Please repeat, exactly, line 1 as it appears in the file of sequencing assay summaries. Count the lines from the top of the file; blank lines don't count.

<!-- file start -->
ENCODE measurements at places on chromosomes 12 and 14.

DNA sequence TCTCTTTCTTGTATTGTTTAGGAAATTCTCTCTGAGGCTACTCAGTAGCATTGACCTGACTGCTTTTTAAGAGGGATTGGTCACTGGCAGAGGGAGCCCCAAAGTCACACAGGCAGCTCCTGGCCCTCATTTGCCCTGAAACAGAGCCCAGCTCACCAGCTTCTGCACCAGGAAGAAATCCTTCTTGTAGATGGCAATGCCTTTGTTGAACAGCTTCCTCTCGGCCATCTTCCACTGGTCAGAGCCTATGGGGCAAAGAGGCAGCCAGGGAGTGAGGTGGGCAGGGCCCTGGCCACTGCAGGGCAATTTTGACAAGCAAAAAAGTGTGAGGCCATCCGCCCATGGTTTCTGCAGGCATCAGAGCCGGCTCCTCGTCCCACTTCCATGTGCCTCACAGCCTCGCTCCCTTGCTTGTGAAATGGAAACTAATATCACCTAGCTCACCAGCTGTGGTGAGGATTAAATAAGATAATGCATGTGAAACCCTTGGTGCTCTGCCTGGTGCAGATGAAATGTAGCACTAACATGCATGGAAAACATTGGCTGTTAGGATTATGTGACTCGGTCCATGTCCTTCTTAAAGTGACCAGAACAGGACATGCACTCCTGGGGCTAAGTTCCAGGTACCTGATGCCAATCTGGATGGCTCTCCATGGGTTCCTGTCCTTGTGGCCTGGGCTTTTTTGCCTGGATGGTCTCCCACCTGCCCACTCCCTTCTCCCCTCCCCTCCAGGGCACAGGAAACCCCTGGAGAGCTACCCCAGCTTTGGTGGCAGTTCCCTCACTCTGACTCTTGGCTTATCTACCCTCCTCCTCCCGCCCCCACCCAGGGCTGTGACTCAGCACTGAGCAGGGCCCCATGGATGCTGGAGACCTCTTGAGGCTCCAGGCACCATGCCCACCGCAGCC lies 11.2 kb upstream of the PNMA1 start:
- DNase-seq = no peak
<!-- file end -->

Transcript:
ENCODE measurements at places on chromosomes 12 and 14.